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Would you take to the seas with a crew of women?? I am excited to welcome back Susan Page Davis to share about her new novel, The Seafaring Women of the Vera B., which she co-authored with her son, Jim. Before we visit with Susan, here’s a quick look at the story.
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With the captain dead in Melbourne, Australia, Alice Packard thinks the worst has happened, until she learns the crew has deserted her husband’s ship in favor of the goldfields. Only one old man, Gypsy Deak, sticks by her, but Gypsy alone can’t raise a crew from the depleted population. In desperation, Alice turns to the only source of plentiful workers: the women of Melbourne. In a bold move, she and Gypsy empty a brothel, promising the escaped women a new life. Her all-woman (save one) crew put their backs and hearts into the voyage, but Alice finds training her sailors much harder than she expected. Her faith is tested to the limit. With a cargo to sell, angry brothel and tavern owners in pursuit, pirates to evade, and a mysterious stowaway, will the seafaring women of the Vera B. survive to tell the tale of this daring adventure?
Welcome back, Susan! You’ve written this novel as a team with your son. Could you share with us what that looks like for you?
We divided some tasks according to our strengths. Jim had spent some time earlier in Australia, so he did a lot of the research on that country. I knew more about some things, such as fashions, from previous research, and as the author of 60 previous books, I had a good grasp of structuring the book. We both boned up on sailing. When it came to the actual writing, we divided it by who had the strongest desire to write a particular section. For instance, I wrote most of the parts about Alice’s visit ashore in Brisbane. Jim outlined the pirate fight. I wrote many of the scenes in Alice’s viewpoint, though not all, and Jim wrote most of those in Gypsy’s point of view. I wrote the scene where Kate and the other women escaped the bordello; Jim wrote most of the scenes where Lizzie is feuding with Ned. We shared the rescue party’s odyssey ashore. We live about 500 miles apart, so we spent a lot of time on the phone talking through each plot point and deciding who would write it.
While that makes sense, it also seems like it could be challenging! What do you find is the most difficult part of writing together?
Besides our limited time together and the distance separating us, we were on different schedules. Jim is a night owl, and his job often kept him working into the evening hours. Then he would write after he got home. I, on the other hand, do my best work in the morning. He knew I started to droop around 9 p.m. and that I would likely be asleep after 10, so that was not a good time to call and talk business. Thanks to modern technology, however we were able to get around the communication problems.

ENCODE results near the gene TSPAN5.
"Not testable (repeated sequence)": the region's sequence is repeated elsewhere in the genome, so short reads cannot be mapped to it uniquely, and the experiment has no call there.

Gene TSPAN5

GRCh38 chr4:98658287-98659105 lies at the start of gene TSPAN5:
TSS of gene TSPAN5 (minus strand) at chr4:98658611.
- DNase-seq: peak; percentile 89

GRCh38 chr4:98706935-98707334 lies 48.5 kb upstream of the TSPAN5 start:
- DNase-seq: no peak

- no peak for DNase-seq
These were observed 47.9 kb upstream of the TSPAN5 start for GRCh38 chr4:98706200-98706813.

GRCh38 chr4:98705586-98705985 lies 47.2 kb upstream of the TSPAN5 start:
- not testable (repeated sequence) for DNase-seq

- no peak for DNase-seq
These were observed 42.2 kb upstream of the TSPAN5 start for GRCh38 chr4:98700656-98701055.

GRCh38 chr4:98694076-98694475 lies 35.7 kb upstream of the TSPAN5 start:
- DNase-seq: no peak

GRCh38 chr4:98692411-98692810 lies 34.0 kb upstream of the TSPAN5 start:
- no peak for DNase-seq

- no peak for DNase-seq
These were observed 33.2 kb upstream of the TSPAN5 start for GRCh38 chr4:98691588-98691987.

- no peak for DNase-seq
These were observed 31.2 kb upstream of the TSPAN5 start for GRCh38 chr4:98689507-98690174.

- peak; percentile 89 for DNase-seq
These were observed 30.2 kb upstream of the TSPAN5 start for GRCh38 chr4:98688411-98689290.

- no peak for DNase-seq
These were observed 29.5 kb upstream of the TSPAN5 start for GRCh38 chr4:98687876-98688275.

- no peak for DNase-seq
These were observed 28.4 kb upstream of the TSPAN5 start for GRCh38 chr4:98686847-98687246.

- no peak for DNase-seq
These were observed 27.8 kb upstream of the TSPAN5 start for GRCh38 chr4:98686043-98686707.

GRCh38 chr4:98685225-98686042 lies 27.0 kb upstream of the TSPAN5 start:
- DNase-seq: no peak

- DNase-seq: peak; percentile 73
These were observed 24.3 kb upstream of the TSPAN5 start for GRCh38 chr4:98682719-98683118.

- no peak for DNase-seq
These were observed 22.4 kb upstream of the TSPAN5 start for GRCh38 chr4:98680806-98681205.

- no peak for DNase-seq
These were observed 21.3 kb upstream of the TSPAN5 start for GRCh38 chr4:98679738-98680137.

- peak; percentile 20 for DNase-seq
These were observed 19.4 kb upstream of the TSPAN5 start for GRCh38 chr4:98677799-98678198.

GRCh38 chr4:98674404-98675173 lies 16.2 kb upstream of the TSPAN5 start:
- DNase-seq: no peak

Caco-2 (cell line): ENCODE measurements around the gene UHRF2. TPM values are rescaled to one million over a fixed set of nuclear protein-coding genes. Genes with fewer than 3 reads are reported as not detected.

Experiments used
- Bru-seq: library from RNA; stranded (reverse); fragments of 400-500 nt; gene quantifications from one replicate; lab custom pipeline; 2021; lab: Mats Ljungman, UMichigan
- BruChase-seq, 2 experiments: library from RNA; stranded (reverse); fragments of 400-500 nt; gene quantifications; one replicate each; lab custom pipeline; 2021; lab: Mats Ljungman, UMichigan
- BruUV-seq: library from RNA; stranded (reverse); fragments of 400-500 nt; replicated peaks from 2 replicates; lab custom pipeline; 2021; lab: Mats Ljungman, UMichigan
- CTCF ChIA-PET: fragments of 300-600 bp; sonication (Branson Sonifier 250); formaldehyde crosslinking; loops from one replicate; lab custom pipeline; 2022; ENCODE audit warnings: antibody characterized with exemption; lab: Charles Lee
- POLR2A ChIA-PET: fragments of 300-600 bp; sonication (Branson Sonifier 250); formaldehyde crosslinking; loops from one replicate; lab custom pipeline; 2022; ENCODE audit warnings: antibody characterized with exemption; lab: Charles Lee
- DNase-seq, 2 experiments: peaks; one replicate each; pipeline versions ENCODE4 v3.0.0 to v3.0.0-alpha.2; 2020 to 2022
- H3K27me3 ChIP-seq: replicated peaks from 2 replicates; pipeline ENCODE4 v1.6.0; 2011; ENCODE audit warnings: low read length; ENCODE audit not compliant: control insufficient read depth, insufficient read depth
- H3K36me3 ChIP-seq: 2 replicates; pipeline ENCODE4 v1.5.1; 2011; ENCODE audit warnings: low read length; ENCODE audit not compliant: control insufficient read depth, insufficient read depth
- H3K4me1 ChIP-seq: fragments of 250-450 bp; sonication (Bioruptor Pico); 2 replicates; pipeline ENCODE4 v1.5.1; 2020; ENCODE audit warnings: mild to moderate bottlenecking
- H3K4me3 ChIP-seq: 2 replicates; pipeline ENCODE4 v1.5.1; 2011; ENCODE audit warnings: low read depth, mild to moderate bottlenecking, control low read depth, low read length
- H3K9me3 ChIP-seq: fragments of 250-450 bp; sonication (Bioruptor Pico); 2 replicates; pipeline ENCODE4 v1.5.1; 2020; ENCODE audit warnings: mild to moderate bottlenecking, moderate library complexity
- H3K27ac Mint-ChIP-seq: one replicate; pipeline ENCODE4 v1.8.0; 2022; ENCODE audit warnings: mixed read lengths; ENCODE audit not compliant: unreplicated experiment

That would definitely be a challenge. Tell us more about The Seafaring Women of the Vera B. What inspired you to write this particular novel?
I had read about Abby Pennell, whose husband was a ship captain and died in Rio de Janeiro. She took the ship home. Of course, she had the original crew to do most of the work, but I wondered, what if the crew deserted her? Jim and I found the perfect situation: during the Australian gold rush, dozens of ships sat idle in their harbors while the crews flocked to the goldfields.
That sounds like an intriguing setup! Do you have a favorite character from the story? Why is this character your favorite?
I like Kate, an orphan who was adopted by aborigines for several years, then returned to the white community and forced into prostitution. She is a strong young women, and the others accept her leadership, which is why Alice chooses her to be second mate for the voyage. Jim favors Sonja, the Norwegian fisherman’s daughter who nearly drowned when her father’s boat sank. Each character is unique, and we look forward to developing their stories throughout the series.
These ladies have been through some tough times… I know you’re always busy. Can you give any hints about what you’re working on now?
Right now I’m writing a western romance set in Arizona. It’s called My Heart Belongs in the Superstition Mountains and will appear in the spring of 2017. Jim and I have also outlined book 2 of our Hearts of Oak series, and we hope to write that next, so you can have more adventures with the seafaring women.
Thanks for taking time from all your writing to share with us today, Susan!
How adventurous are you? Would you set sail on a ship like the women of the Vera B?
More about Jim and Susan:
Susan Page Davis, James’s mom, is the author of more than sixty Christian novels and novellas. Her historical novels have won numerous awards, including the Carol Award, the Will Rogers Medallion for Western Fiction, and the Inspirational Readers’ Choice Contest.
You can connect online:
Susan’s Facebook: https://www.facebook.com/susanpagedavisauthor
Jim’s page: https://www.facebook.com/authorJamesSDavis/?fref=ts
Coming soon from Susan:
‘The Seafaring Women of the Vera B.’ Giveaway:
Susan has generously offered to give away one copy of The Seafaring Women of the Vera B. (winner’s choice of paperback or e-book). Giveaways are subject to the Giveaway Policy.